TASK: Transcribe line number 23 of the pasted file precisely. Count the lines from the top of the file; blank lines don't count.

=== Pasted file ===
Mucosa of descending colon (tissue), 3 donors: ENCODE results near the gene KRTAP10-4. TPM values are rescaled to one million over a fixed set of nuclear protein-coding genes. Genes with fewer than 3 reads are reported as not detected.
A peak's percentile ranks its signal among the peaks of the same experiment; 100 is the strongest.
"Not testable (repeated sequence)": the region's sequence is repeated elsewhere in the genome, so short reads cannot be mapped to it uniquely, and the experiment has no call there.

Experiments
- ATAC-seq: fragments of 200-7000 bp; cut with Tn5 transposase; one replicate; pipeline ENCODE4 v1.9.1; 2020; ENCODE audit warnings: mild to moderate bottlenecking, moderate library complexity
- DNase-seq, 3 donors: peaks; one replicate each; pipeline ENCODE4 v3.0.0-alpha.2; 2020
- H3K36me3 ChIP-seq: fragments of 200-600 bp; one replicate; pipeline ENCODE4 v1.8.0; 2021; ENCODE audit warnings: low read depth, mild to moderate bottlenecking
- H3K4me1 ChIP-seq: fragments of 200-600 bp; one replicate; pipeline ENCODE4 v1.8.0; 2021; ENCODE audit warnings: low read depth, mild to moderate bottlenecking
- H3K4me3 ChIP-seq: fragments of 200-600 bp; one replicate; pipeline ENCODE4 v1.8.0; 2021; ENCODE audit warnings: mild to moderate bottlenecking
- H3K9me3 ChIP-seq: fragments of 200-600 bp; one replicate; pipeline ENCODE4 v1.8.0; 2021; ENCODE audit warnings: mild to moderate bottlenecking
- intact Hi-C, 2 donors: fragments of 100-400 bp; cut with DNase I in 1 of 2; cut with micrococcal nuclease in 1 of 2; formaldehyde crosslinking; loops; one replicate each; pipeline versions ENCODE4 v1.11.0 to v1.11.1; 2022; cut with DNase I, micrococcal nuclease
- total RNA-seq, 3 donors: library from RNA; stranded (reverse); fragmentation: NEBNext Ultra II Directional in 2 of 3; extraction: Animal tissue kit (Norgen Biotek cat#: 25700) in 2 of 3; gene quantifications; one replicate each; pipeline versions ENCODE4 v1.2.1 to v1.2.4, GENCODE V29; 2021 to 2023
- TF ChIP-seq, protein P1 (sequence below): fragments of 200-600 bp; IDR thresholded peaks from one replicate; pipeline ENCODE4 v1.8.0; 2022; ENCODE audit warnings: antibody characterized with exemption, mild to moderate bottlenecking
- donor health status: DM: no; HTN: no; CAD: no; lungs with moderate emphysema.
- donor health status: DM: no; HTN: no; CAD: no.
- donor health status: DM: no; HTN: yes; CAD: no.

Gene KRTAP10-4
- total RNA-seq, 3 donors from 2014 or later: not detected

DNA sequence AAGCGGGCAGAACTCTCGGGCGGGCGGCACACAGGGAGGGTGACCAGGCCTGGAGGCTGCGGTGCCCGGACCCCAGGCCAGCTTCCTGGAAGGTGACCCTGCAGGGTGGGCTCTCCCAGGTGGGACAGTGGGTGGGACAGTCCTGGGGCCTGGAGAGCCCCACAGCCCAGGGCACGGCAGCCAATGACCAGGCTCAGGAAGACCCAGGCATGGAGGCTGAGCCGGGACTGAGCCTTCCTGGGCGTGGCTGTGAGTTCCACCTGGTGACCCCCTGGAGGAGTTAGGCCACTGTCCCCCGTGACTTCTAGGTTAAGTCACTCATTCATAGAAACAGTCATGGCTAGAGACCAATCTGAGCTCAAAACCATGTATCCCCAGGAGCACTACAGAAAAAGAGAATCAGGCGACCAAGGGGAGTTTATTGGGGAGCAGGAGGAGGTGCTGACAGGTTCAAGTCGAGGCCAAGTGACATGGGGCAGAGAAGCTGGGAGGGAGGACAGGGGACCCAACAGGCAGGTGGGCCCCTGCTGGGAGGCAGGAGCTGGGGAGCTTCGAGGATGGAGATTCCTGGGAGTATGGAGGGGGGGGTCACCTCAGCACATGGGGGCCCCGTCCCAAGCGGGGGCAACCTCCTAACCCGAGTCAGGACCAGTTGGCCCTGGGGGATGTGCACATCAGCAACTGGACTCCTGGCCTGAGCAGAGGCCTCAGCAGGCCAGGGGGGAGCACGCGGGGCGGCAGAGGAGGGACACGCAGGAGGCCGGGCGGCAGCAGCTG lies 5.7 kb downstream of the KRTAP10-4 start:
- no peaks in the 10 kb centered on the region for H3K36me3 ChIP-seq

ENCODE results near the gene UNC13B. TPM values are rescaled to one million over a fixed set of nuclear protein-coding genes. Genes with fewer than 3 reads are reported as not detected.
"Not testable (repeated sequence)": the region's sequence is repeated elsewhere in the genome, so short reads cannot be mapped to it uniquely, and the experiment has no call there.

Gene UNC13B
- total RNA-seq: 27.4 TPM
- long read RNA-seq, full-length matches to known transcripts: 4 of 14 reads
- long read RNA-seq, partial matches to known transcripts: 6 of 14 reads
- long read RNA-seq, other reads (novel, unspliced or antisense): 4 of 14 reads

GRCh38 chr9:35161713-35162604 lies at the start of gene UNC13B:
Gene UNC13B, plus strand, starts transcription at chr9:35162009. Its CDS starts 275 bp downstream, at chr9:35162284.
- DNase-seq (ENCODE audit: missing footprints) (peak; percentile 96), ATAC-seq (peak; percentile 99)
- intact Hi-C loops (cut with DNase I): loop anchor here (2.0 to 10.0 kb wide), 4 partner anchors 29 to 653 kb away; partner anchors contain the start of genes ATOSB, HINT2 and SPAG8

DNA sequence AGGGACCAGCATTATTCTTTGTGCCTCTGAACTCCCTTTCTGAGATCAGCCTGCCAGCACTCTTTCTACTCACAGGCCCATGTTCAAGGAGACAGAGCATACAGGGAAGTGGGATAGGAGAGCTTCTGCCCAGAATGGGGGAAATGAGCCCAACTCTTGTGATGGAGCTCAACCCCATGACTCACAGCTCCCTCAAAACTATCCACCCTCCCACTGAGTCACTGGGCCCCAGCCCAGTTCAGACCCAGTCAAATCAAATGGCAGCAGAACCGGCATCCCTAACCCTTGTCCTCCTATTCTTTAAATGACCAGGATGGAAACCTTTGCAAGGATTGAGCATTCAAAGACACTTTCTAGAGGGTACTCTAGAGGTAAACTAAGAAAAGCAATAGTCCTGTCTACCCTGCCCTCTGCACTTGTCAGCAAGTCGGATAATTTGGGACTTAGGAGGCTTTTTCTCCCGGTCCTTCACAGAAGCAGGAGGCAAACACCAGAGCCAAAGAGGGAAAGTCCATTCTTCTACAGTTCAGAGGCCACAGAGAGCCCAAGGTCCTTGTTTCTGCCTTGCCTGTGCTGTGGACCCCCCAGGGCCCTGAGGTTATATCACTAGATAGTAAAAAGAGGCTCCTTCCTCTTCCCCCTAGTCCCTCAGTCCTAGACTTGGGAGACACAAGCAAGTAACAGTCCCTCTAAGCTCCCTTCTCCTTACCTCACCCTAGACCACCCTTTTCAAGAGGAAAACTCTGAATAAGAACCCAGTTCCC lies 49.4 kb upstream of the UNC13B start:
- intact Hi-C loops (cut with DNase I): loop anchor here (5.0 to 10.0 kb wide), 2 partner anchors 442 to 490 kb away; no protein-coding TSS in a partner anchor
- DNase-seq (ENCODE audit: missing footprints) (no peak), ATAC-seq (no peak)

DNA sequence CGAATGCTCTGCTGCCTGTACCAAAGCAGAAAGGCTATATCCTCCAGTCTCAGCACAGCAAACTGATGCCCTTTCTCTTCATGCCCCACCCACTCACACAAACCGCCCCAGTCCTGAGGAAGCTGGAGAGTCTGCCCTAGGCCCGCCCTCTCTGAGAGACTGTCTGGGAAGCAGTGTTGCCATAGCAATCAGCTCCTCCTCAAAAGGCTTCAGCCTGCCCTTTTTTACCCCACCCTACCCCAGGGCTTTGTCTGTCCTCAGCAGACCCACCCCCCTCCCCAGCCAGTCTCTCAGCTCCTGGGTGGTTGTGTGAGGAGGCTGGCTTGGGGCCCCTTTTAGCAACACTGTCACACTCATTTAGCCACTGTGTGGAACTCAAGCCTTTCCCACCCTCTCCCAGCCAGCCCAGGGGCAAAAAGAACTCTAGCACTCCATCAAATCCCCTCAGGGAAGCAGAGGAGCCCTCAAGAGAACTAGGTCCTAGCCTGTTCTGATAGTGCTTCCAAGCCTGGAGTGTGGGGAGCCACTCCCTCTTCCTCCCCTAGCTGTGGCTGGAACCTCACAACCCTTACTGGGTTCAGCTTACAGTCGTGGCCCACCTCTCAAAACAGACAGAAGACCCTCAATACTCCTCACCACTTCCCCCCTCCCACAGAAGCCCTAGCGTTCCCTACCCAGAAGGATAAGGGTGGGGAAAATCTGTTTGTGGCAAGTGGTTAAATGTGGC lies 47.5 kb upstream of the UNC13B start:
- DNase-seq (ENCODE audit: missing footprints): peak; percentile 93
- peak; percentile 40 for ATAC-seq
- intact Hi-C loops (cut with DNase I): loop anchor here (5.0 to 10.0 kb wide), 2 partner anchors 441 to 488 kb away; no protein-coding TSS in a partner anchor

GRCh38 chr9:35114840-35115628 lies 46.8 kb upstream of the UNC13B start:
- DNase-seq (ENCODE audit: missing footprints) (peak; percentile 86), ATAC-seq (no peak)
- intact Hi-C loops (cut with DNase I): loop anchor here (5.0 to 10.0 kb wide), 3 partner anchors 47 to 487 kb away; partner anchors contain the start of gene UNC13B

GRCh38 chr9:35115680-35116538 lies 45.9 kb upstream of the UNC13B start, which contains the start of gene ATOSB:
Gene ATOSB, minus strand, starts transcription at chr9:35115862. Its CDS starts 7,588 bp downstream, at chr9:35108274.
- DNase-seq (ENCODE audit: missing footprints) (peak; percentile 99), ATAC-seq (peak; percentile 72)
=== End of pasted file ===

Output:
Gene UNC13B